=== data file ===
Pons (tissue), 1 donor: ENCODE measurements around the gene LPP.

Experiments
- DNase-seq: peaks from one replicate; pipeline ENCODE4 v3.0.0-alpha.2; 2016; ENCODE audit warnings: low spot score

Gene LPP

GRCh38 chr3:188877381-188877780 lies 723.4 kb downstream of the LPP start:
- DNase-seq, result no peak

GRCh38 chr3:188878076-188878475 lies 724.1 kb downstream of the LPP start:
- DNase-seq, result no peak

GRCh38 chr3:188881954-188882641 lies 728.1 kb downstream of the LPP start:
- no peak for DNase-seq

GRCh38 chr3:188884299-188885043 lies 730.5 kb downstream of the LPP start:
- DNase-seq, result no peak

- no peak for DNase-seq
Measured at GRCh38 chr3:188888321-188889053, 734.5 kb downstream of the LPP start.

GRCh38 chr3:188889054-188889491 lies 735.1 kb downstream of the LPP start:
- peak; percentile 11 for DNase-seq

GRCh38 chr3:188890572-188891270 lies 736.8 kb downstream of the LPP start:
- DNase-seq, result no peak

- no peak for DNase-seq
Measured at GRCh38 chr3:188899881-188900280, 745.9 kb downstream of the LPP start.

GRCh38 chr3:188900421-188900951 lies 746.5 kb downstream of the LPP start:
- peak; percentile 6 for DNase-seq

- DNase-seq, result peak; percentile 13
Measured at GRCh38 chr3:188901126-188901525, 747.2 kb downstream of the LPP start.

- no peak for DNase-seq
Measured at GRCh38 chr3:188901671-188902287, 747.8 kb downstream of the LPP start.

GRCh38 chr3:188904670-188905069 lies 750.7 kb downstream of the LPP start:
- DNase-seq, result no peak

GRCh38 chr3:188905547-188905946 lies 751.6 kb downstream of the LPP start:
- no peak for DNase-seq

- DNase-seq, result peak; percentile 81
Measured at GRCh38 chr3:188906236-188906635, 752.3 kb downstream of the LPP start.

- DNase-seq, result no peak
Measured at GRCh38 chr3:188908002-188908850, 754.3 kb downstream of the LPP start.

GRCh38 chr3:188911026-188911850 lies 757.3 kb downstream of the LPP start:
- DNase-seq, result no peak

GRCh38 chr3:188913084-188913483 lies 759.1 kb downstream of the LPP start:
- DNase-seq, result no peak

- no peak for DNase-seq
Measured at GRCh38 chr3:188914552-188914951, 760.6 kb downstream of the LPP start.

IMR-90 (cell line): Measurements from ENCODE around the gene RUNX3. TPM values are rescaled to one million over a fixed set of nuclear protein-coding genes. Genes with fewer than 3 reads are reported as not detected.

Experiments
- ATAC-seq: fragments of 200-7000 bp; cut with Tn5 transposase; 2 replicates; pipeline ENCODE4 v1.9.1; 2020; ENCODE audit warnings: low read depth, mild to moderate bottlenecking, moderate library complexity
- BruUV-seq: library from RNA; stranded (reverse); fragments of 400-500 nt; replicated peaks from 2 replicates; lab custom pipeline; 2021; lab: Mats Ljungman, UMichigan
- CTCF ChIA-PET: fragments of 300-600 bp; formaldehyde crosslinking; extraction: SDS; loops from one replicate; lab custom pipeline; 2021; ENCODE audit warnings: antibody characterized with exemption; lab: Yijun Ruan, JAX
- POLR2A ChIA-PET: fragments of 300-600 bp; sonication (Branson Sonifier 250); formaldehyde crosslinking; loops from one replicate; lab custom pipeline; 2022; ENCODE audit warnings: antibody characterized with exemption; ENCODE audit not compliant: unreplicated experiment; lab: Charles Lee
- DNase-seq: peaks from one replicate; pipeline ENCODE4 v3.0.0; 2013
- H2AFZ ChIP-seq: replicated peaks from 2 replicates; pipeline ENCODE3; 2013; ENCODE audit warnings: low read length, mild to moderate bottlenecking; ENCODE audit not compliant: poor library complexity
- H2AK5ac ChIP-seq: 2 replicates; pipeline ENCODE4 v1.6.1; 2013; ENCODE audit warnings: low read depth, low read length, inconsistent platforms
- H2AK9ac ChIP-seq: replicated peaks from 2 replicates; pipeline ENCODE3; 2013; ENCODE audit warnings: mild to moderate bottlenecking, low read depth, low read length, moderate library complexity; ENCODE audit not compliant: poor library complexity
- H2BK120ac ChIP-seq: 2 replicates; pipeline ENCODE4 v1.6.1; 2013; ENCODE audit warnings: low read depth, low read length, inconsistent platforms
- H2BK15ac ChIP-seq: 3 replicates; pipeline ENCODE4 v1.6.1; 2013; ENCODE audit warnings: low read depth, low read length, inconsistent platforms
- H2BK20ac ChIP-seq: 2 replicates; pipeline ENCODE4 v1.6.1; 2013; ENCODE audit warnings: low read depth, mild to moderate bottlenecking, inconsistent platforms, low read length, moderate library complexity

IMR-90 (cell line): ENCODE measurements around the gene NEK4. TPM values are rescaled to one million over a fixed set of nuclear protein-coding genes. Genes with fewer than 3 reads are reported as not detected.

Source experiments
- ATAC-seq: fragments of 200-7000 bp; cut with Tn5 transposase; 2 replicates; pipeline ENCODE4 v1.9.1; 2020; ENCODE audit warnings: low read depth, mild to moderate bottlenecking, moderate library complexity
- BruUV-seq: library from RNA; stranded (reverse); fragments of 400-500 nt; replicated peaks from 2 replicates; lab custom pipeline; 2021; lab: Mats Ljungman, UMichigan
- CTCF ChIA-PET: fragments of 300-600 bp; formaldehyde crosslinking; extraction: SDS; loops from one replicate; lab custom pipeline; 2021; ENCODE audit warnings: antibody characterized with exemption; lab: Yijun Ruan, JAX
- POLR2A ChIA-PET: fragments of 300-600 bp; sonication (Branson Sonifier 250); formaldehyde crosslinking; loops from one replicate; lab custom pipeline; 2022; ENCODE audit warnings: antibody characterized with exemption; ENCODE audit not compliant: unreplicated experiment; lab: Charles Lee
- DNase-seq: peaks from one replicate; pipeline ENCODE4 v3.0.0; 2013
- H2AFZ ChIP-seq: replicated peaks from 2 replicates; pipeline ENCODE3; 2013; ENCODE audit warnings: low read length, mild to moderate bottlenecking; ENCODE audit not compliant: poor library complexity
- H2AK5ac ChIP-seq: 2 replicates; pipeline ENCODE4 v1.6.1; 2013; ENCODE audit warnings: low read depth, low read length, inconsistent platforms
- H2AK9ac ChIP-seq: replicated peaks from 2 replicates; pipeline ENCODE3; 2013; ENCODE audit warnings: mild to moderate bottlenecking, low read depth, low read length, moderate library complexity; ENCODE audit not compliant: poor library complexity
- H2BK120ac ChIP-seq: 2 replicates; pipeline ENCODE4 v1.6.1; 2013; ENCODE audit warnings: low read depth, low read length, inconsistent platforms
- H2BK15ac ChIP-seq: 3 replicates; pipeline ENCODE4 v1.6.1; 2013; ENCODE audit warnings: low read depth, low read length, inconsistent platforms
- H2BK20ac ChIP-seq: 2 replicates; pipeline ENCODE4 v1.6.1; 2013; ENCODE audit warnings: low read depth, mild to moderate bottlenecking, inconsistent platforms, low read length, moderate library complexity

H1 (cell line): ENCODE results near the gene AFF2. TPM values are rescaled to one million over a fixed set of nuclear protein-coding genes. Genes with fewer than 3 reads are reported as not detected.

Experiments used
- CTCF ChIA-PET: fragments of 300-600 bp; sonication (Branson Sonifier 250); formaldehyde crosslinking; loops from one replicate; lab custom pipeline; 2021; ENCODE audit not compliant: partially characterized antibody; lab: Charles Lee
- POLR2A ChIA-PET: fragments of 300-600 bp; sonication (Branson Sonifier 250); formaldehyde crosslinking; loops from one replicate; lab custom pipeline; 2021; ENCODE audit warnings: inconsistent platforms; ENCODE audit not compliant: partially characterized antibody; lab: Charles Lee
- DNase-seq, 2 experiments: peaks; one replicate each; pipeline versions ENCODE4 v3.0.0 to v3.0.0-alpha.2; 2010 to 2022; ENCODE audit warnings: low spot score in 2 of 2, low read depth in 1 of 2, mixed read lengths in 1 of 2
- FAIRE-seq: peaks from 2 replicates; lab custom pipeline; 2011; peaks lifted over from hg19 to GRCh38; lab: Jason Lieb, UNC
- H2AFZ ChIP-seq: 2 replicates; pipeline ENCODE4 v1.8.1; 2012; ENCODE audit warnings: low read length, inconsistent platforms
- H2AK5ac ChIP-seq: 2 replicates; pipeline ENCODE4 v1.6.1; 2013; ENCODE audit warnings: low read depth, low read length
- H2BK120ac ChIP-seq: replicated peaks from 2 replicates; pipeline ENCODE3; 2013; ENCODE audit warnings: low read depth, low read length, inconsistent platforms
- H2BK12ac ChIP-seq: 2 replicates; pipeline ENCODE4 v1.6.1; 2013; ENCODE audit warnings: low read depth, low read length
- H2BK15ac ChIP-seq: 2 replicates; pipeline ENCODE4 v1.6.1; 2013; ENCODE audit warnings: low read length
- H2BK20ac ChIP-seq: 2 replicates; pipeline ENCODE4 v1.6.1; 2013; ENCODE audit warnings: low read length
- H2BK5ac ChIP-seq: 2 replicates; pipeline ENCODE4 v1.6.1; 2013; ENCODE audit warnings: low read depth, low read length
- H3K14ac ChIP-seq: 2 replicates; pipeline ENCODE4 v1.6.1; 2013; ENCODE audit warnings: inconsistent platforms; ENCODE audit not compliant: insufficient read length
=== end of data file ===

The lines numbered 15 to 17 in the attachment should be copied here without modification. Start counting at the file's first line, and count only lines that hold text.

GRCh38 chr3:188889054-188889491 lies 735.1 kb downstream of the LPP start:
- peak; percentile 11 for DNase-seq

GRCh38 chr3:188890572-188891270 lies 736.8 kb downstream of the LPP start: